All analyses used SAS statistical software (version 9.1, SAS Institute; Cary, NC, USA) or ACCoRD (version 2; Boffin Software, Eastwood, NSW, Australia). Contrast and trend tests for baseline characteristics were analysed using χ2 tests for binary variables, and t tests and ANOVA for continuous variables. If the distribution of the data was not normal, log-transformation was applied to achieve normality. Cox proportional hazards analysis was used to compute hazard ratios and 95% CIs to assess the effect of albuminuria on mortality outcomes. Although study treatment did not significantly reduce the primary endpoint of CHD events (non-fatal myocardial infarction and coronary death) or death, total CVD events, revascularisation, hospitalisation for acute coronary syndrome and major microvascular outcomes were significantly lowered. For consistency, we analysed all associations between clinical endpoints and baseline data (before the 6-week active fenofibrate run-in phase) from all 9,795 patients with adjustment for study treatment group. In adjusted analyses, the log of ACR was used as a continuous covariate and age was included as there was little co-linearity between age and eGFR, despite age being part of the MDRD calculation. Cumulative risk curves of the time to first event were calculated using the Kaplan–Meier method. In analyses involving only the placebo group, Kaplan–Meier curves were constructed on the basis of baseline renal status up until 2 years, after which a landmark analysis from this point using updated renal status (remained normal/abnormal or changed) was performed. Additionally, the Harrell–Lee c-index [22] was used to quantify the global performance of the various risk models for CVD that were identified by an exhaustive search Cox regression analysis [23]. This allowed identification of the contribution of other risk variables to the improvement in global performance that was attributable to either eGFR or albuminuria. All statistical inferences use a two-sided p value of 0.05 and are presented unadjusted for multiple comparisons.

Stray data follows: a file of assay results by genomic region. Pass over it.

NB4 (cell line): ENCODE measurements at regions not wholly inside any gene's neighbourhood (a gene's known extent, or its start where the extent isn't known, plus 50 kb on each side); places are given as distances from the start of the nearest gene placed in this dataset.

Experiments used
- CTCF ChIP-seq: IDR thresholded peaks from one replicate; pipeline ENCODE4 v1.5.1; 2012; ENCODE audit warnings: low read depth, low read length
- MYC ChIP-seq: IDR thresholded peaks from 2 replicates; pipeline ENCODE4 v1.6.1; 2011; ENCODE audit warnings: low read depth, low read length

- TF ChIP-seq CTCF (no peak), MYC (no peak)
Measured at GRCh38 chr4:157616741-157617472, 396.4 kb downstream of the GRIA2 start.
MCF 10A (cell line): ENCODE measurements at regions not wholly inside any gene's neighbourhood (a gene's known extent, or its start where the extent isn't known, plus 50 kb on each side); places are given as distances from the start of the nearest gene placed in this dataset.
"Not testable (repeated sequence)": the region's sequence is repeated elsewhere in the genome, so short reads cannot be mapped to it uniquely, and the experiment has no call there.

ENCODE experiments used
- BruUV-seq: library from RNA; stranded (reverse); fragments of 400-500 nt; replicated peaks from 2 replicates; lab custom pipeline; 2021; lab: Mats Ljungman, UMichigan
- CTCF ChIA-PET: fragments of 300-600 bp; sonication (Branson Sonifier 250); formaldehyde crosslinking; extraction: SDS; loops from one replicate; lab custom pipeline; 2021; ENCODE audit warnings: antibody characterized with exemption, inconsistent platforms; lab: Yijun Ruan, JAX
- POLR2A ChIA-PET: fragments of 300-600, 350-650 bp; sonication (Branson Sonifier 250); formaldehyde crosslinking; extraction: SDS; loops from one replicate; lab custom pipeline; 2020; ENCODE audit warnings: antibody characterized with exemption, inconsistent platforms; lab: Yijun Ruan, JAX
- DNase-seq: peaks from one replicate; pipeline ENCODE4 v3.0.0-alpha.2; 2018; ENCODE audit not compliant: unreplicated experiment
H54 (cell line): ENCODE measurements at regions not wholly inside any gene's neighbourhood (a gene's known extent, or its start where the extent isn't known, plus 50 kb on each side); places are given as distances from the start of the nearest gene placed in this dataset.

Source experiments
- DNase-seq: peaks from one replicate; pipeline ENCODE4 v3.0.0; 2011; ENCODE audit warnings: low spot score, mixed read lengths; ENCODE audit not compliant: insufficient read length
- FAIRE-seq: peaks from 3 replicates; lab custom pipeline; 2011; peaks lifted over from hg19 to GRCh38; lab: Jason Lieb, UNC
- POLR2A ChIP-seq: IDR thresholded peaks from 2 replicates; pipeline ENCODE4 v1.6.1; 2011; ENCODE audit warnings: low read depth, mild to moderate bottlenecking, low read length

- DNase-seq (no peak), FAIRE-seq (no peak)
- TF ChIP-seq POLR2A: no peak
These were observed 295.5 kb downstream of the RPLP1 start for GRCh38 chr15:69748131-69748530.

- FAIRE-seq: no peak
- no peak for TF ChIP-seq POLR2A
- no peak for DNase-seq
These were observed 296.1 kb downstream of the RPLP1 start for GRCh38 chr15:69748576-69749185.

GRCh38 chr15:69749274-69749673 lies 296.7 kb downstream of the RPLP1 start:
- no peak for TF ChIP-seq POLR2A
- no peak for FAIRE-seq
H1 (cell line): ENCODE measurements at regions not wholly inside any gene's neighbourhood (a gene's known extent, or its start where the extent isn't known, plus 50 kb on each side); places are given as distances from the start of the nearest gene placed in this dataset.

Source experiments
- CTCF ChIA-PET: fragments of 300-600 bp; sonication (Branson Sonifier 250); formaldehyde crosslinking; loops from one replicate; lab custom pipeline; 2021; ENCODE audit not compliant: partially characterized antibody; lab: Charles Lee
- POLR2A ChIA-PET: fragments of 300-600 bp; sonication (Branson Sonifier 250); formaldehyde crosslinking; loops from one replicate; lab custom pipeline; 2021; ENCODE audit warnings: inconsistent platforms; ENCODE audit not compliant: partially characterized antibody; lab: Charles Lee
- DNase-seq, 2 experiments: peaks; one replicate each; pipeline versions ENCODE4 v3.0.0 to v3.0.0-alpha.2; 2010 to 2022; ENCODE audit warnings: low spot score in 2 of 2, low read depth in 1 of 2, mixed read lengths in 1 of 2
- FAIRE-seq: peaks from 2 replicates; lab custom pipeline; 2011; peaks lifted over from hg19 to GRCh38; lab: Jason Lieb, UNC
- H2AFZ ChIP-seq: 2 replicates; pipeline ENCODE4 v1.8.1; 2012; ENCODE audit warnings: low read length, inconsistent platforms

Clinical and metabolic characteristics at baseline

The mean age in FIELD was 62 years, with mean diabetes duration of 5 years and 37% women participants. The median urinary ACR was 1.1 mg/mmol, with 95% of patients having an eGFR >60 ml min−1 1.73 m−2 [14]. Mean glycaemic control at baseline was near standard target level (HbA1c 6.9%) and blood pressure averaged 140/84 mmHg.

The 519 group 3 patients (eGFR 30–59 ml min−1 1.73 m−2) were more likely than the 9,276 group 1 and 2 patients (eGFR ≥60 ml min−1 1.73 m−2) to be women and older, and to have longer diabetes duration and higher blood pressure (Table 1). They also had significantly higher incidences of retinopathy, microalbuminuria and macroalbuminuria. Compared with groups 1 and 2, group 3 participants had significantly lower fasting serum glucose levels, whereas total cholesterol, triacylglycerol and urine ACR were significantly higher. The rate of ACE inhibitor or angiotensin-receptor blocker use was also higher in this group. At baseline, 2,508 (26%) patients had albuminuria and 5,737 (59%) had eGFR 30–89 ml min−1 1.73 m−2. Only a small number had macroalbuminuria (404, 4%) or eGFR 30–59 ml min−1 1.73 m−2 (519, 5%), and no patients had eGFR <30 ml min−1 1.73 m−2. These measures of kidney disease were largely independent, with almost 80% of those with renal impairment being normoalbuminuric and 40% of those with abnormal albuminuria having eGFR >90 ml min−1 1.73 m−2 (Correlation coefficient r = −0.05; p < 0.001) (Table 1).